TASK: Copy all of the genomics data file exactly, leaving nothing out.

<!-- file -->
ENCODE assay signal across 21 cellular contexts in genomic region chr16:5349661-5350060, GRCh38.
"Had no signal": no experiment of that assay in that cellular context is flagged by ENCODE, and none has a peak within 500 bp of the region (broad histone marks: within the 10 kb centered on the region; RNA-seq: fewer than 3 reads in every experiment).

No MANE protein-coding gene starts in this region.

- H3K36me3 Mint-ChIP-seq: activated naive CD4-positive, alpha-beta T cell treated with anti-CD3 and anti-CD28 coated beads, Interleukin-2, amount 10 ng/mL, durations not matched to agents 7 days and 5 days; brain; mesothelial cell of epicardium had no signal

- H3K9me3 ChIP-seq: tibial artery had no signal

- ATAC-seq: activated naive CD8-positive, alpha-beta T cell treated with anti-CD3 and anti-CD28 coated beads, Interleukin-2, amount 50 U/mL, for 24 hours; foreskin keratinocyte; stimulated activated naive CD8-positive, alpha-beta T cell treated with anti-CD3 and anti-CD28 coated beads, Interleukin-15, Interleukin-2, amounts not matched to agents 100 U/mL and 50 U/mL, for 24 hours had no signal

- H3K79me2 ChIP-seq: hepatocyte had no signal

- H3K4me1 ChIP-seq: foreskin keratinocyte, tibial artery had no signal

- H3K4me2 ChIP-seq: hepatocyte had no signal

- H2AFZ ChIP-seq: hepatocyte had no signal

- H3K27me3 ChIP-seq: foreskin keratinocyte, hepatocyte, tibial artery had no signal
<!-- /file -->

ENCODE assay signal across 21 cellular contexts in genomic region chr16:5349661-5350060, GRCh38.
"Had no signal": no experiment of that assay in that cellular context is flagged by ENCODE, and none has a peak within 500 bp of the region (broad histone marks: within the 10 kb centered on the region; RNA-seq: fewer than 3 reads in every experiment).

No MANE protein-coding gene starts in this region.

- H3K36me3 Mint-ChIP-seq: activated naive CD4-positive, alpha-beta T cell treated with anti-CD3 and anti-CD28 coated beads, Interleukin-2, amount 10 ng/mL, durations not matched to agents 7 days and 5 days; brain; mesothelial cell of epicardium had no signal

- H3K9me3 ChIP-seq: tibial artery had no signal

- ATAC-seq: activated naive CD8-positive, alpha-beta T cell treated with anti-CD3 and anti-CD28 coated beads, Interleukin-2, amount 50 U/mL, for 24 hours; foreskin keratinocyte; stimulated activated naive CD8-positive, alpha-beta T cell treated with anti-CD3 and anti-CD28 coated beads, Interleukin-15, Interleukin-2, amounts not matched to agents 100 U/mL and 50 U/mL, for 24 hours had no signal

- H3K79me2 ChIP-seq: hepatocyte had no signal

- H3K4me1 ChIP-seq: foreskin keratinocyte, tibial artery had no signal

- H3K4me2 ChIP-seq: hepatocyte had no signal

- H2AFZ ChIP-seq: hepatocyte had no signal

- H3K27me3 ChIP-seq: foreskin keratinocyte, hepatocyte, tibial artery had no signal